American University sophomore Bex Warner wanted to vote but almost missed the chance. The 19-year-old college student in Washington, D.C. was registered back home in Illinois but nearly forgot to request an absentee ballot in time.
The voting reminder tool VotePlz and Facebook posts from friends prevented the student from standing out this crucial election.
"I probably wouldn't have voted if I hadn't seen reminders," Warner said.
More organizations, companies and candidates than ever seem to be sending voting reminder text messages, and data suggests they increase voter turnout.
Text message voting reminders increased turnout by 3 percent, D.C. political consultant Aaron Strauss found in a nationwide study of 2006 midterm election results. He specializes in experiments that measure the impact of voter outreach techniques.
"The idea is that this can take the probability of voting from 50 percent to 53 percent," Strauss said.
With Hillary Clinton and Donald Trump locked in a tight race, a 3 percent boost in voter turnout would be huge. In the 2012 national election, under 54 percent of the voting-age population cast a ballot, according to the Pew Research Center.
Strauss cautioned that in a presidential election year, with so many other reminders to vote, a single text message could have less of an impact.
Research conducted on a California election in 2009 also suggested that voter turnout increased by 3 percent after residents received a text message the day before the election reminding them to vote.
Facebook reminders to register to vote also had an impact, data suggests. The Center for Election Innovation & Research found that online voter registration activity increased by as much as sixteen-fold as Facebook reminded users that deadlines were approaching.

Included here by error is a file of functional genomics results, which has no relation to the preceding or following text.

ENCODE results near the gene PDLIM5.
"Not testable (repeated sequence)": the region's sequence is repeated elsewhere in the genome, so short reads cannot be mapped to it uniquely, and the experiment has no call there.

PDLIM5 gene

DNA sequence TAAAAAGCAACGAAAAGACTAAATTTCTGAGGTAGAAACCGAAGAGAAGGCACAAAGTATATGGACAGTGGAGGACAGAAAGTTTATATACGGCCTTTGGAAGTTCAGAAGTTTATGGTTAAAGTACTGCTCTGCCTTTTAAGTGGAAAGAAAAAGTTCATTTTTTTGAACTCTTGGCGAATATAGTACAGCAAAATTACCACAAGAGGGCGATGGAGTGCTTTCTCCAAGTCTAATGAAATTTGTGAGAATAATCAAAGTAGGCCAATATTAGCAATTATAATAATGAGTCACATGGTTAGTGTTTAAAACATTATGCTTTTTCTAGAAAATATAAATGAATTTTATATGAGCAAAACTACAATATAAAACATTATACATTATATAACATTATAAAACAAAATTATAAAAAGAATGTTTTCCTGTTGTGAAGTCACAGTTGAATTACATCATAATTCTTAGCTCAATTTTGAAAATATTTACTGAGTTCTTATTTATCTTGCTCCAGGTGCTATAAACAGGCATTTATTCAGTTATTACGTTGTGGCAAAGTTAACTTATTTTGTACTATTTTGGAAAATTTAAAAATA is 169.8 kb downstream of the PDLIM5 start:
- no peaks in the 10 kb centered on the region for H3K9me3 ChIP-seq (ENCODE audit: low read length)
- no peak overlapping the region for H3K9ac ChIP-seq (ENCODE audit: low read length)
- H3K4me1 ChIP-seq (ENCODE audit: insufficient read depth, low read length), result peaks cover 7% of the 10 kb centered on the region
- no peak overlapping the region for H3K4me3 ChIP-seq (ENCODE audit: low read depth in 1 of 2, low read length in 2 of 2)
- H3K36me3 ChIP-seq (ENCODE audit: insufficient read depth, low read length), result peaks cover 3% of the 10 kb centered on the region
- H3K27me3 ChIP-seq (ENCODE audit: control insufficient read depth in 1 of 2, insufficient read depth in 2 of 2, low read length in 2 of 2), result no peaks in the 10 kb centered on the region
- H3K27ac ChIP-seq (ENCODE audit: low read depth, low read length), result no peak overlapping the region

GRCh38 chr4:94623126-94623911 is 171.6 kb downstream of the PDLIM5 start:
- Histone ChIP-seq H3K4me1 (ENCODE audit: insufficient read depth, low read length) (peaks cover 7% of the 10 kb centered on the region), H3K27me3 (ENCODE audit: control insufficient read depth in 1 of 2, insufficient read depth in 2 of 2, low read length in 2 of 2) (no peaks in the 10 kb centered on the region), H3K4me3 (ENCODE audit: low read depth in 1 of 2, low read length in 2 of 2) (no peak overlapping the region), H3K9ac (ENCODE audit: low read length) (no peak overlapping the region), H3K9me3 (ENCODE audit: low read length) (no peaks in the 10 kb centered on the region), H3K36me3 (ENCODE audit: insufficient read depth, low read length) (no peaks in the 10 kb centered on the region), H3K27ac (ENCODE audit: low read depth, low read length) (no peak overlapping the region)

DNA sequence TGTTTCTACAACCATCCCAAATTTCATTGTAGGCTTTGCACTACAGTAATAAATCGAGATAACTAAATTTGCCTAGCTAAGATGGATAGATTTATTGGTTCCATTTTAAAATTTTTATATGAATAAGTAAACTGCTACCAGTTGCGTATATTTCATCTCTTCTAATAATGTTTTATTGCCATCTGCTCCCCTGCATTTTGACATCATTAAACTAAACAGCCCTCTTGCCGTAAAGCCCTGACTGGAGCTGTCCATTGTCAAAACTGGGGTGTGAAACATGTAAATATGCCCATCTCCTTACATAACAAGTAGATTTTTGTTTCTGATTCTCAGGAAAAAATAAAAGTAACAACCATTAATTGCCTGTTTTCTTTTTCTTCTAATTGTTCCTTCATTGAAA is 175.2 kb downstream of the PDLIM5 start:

People who receive repeated reminders to vote and think through when they will do so boost their chances of following through, Rock the Vote civic technology director Jen Tolentino said.
"When you make a plan, you're a lot more likely to vote," she said.
Voting reminder text messages help eliminate "process issues" that occur when people want to vote but don't know how or where, Brandon Naylor said. He's a spokesman for Democracy Works, a nonprofit that sends TurboVote reminders.
"Those are problems we can eliminate through technology," he said.
Here are four voting reminder systems you can sign up for:
Rock the Vote: The nonpartisan nonprofit sends voting reminder text messages and emails to more than 5 million users. Rock the Vote is helping users make specific plans for when and where they will vote. Users can use the Rock the Vote systems to email themselves their plans.
TurboVote: TurboVote reminders sent by text message and email are telling users when and where they can vote, when early voting begins and ends, and more. The reminders being sent to more than 556,000 users by text message and more than 601,000 by email are designed to take the guesswork out of voting, Naylor said.
To sign up, visit TurboVote.org.
VotePlz: This service tells users when and where they can vote on Election Day, how they can vote early and what rights they have at polling locations. VotePlz also helps users think through how they will get to the polls, showing how long each mode of transportation will take.
To sign up, visit VotePlz.org.
Purple: The text message service Purple sends users voting reminders and interactive election updates. The messages are designed to "feel conversational and fun, while also remaining accurate and non-partisan," the Nieman Journalism Lab reported earlier this year.
To sign up, visit getpurple.io.
While voting reminders can help you make sure you cast your ballot, don't be fooled into thinking you can vote by text message. A wave of Twitter memes is falsely claiming that people can vote this way, New York magazine reports.